These foods are all about false promises

If not consumed in healthy portion size, these food items can push anyone into obesity and digestive troubles. Photo: Shutterstock/Anna_Pustynnikova

It's fun to walk down the supermarket aisle picking up 'nutritious' foods inspired by their smart packaging and ads. However, dealing with issues like obesity, hormonal issues and more, which are often a byproduct of using such products, is hardly any fun. Many products including the so-called health drinks, baby foods, protein powders and more are coming under heavy scrutiny these days, thanks to studies conducted by various groups or researchers. The studies show that sugar, artificial colours and chemical ingredients found in these foods can only adversely affect health. What are some of the other foods labelled as 'healthy' alternatives but sneak unhealthy ingredients into our diets? Be assured that the list does not end with them.

Cereals and flakes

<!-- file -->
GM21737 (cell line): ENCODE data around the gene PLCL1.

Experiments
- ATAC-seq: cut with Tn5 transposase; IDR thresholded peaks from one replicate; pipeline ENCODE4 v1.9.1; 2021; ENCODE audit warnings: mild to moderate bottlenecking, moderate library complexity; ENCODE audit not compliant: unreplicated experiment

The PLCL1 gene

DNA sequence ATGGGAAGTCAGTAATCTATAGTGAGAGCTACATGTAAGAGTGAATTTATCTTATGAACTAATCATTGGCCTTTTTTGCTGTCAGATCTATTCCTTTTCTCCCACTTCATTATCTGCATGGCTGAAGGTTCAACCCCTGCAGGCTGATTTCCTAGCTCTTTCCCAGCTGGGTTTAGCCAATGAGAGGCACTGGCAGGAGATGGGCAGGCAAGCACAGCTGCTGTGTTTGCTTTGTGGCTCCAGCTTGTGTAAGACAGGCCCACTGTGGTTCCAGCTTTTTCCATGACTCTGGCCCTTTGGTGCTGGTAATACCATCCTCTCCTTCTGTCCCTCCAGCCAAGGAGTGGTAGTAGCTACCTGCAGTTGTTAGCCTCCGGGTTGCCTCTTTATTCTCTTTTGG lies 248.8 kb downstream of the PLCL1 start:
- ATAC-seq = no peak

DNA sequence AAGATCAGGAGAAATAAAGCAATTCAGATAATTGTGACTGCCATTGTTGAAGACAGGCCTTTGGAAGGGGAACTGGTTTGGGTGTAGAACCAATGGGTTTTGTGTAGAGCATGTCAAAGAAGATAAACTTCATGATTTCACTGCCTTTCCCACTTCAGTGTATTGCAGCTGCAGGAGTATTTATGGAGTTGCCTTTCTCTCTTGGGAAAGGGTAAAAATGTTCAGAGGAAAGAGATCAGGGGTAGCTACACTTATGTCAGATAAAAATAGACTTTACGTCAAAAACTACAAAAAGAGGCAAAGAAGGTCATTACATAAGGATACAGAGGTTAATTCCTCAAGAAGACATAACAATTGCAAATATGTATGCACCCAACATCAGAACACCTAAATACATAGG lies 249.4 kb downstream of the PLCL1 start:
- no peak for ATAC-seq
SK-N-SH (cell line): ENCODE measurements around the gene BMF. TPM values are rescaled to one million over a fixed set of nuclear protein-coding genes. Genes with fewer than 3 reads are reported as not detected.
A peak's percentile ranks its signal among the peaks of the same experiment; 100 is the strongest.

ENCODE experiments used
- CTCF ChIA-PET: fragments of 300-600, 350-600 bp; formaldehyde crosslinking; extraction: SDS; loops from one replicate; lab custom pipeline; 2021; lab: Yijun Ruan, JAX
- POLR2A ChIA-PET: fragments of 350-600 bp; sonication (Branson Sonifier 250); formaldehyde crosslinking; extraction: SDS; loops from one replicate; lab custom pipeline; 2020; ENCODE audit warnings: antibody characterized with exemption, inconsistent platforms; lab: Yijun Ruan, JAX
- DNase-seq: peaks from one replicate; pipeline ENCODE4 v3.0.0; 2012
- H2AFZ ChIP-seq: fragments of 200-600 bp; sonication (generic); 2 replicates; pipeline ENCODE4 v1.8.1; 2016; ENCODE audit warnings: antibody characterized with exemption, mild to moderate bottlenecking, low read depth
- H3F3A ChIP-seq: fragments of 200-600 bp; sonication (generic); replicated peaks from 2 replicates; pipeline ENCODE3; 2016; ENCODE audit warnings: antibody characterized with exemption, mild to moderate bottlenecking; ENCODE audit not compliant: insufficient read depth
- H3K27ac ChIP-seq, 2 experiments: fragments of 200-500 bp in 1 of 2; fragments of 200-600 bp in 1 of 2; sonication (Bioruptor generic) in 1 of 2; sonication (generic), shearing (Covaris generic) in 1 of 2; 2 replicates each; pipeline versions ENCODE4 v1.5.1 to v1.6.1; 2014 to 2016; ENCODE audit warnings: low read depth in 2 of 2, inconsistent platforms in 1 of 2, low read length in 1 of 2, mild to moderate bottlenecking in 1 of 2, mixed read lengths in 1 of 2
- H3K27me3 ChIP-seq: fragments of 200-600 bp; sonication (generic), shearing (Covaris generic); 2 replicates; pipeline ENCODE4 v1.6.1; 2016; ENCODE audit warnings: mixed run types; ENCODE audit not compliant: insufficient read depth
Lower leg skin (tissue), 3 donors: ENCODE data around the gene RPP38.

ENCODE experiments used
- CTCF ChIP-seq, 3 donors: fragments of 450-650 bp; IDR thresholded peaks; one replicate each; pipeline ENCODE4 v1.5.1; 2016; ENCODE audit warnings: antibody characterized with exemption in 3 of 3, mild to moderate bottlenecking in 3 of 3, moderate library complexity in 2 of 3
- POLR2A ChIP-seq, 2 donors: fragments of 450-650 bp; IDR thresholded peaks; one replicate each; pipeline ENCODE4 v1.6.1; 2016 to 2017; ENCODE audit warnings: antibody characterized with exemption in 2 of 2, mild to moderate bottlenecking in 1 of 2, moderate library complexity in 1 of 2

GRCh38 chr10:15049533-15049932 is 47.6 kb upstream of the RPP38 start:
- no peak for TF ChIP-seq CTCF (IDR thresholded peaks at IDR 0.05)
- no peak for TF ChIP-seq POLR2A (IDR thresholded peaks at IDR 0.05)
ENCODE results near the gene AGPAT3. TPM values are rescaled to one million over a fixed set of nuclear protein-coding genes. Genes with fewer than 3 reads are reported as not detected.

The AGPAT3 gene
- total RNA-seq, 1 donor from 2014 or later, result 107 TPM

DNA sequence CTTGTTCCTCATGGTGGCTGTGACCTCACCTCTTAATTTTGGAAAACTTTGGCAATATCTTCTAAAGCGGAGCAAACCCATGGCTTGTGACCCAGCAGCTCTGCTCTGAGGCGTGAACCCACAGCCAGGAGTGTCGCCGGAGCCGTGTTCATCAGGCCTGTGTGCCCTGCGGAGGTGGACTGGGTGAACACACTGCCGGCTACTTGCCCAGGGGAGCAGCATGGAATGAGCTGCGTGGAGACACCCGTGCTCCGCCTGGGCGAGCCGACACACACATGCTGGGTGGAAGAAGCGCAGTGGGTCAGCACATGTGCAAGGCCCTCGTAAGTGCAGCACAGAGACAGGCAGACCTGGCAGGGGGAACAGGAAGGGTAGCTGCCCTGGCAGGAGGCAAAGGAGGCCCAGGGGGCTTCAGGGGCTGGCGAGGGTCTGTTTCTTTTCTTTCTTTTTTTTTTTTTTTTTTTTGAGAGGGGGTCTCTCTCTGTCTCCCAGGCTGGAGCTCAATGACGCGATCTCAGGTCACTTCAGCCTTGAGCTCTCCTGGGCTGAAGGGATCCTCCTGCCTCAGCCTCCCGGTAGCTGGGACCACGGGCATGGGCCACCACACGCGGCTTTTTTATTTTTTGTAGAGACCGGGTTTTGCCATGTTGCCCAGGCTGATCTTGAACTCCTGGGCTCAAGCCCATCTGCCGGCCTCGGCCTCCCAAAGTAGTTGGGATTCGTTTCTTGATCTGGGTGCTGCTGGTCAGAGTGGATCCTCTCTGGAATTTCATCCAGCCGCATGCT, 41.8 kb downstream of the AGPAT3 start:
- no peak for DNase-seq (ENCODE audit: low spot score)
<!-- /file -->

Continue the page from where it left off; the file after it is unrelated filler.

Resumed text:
In various shapes, sizes and flavours, breakfast cereals are readily available in our shops. So are the corn and wheat flakes, juices and similar drinks. The sad truth is that they are extremely high in sugar content and also have colouring agents that are harmful to children. Often, the amount of fibre or protein content in them is also not in a healthy measure. If not consumed in healthy portion size, these food items can push anyone into obesity and digestive troubles.

Juices and drinks
Doctors always say that it is better to eat fruits as they are, rather than transform them into juices. The reason is that juices do away with fibre, and are just left with the 'sugary' extract of the fruit. Therefore, opt for fibrous, full fruits rather than their juiced or even cut format. Bite into their flesh after washing them properly for a satisfying meal. The same goes for drinks sold as 'health' drinks. The authorities have now made it clear that nothing can be sold labelling as a health drink as such a nutritional category does not exist. Flavoured yoghurts also hardly contain the nutritional value they claim to have.

Bars and packaged foods
Protein or granola bars are considered convenient meal options or on-the-go snacks by many people. However, whether they are good for your health depends on various factors like the quality of their ingredients, nutritional content, portion sizes and how they fit into your diet. Many of them have a high portion of added sugars, which can be detrimental to health.

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